NRTG is a theater company that I have performed with before, and volunteered with for almost every show since 2012... It's a small-ish theater maxing out at about 175 seats with a large thrust stage. They typically have a fairly aggressive season with about 8 shows, I think, including plays, musicals, and revues.
I had no prior knowledge of this show and basically walked in knowing it was a medieval-y drama. I had a few friends in the cast, Joe, Scott and Andrew, comprising 3 out of 4 of the brothers so I went with the intent to support them.
The stage was stark and bare-bones and left me feeling kind of small and cold, which was actually perfect for the show. (Part of the coldness may have been because I was really sick the night I went to this one, sorry for hacking up a lung in the audience, guys) I always appreciate the lighting at this theater and this was no exception. The cast was small, and the costumes, hair and makeup were simplistic, but worked well. I always appreciate a good "Game of Thrones" inspired braided style, whether or not it's actually time period appropriate, (I have no idea) they are so pretty.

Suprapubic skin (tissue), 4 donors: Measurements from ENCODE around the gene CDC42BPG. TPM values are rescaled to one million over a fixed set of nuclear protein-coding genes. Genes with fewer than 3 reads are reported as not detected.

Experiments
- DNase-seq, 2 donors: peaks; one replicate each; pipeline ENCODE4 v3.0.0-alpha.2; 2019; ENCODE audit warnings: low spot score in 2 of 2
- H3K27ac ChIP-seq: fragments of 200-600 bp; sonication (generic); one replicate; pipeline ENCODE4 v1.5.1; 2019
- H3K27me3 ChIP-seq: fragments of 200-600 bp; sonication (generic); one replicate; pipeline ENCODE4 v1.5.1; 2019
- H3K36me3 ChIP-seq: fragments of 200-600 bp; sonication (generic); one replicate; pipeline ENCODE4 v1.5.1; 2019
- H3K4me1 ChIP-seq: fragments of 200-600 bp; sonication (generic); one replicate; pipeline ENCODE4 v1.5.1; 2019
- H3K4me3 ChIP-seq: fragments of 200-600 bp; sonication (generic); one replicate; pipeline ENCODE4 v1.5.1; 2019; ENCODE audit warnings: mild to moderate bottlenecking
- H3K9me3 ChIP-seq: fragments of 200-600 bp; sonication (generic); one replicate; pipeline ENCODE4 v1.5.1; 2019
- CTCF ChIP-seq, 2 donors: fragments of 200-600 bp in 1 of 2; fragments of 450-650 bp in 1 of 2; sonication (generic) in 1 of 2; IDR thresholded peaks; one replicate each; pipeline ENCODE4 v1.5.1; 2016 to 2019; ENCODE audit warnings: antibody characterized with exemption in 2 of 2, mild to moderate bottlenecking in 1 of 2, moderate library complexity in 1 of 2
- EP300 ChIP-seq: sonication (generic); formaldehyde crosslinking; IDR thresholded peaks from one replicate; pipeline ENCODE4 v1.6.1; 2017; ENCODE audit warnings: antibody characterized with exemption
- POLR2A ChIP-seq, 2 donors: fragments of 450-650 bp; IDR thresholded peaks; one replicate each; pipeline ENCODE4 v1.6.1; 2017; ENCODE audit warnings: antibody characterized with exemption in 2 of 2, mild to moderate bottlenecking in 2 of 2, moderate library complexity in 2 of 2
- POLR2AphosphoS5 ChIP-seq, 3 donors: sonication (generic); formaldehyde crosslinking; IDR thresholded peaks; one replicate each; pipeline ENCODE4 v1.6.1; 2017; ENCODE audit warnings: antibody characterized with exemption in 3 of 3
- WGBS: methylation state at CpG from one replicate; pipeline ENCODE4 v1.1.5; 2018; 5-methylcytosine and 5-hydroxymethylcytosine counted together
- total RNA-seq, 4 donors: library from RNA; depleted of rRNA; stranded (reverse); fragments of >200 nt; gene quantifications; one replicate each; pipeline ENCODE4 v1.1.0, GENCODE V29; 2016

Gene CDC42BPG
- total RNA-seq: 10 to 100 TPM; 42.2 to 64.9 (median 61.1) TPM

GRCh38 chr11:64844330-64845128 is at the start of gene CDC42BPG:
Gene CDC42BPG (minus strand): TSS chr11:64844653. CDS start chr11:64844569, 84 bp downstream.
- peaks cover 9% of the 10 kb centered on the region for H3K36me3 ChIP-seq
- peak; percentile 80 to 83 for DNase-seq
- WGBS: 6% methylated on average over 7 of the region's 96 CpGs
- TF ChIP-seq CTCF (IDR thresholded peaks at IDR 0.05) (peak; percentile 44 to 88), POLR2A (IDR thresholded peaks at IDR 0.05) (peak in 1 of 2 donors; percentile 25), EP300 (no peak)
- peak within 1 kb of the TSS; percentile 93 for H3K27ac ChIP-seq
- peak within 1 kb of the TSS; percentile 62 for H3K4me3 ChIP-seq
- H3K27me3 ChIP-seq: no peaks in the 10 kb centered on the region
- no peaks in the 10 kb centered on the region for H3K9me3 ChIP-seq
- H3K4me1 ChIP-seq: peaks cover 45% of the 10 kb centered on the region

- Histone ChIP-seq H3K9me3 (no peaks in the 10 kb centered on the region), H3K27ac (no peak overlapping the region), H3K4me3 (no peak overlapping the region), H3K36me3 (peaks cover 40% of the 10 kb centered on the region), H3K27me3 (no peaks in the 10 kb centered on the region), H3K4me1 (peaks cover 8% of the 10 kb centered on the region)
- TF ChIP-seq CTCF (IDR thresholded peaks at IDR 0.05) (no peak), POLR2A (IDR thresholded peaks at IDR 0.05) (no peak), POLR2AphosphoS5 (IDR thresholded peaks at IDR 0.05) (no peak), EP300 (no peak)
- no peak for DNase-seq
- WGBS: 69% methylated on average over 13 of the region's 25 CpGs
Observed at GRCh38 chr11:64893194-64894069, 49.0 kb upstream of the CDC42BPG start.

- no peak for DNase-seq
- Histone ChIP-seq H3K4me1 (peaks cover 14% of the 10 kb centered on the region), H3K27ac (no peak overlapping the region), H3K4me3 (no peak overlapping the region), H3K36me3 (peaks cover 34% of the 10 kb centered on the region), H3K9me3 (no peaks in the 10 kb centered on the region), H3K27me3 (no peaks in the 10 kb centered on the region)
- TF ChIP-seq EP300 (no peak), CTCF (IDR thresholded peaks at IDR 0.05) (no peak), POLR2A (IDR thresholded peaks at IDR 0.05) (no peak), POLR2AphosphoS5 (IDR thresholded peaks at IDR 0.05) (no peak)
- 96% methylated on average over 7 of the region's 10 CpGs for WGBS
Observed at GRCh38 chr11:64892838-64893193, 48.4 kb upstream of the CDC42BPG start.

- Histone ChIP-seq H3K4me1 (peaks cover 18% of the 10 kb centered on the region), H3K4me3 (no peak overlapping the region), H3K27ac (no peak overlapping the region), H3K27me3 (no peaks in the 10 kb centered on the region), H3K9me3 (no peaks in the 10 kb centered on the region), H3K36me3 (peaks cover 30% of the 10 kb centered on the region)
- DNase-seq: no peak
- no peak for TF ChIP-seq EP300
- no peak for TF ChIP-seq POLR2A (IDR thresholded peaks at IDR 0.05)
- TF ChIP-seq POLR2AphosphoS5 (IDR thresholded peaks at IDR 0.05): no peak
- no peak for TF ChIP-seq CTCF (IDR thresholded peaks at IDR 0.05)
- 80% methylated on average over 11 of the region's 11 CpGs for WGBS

The acting was really top notch. I think that it would have been easy to let the material or text of this one get in the way of the story because there were a ton of lengthy, sort of repetitively-static monologues and scenes with just a handful of people in them. The cast did not let that get in their way, and I was really held by all of the contempt, plotting, lying and selfishness that I saw on that stage with the subtle mists of familial affection and love burning softly around the edges.
"Shrek" at the Lockport Palace Theater, Curtain Up! Productions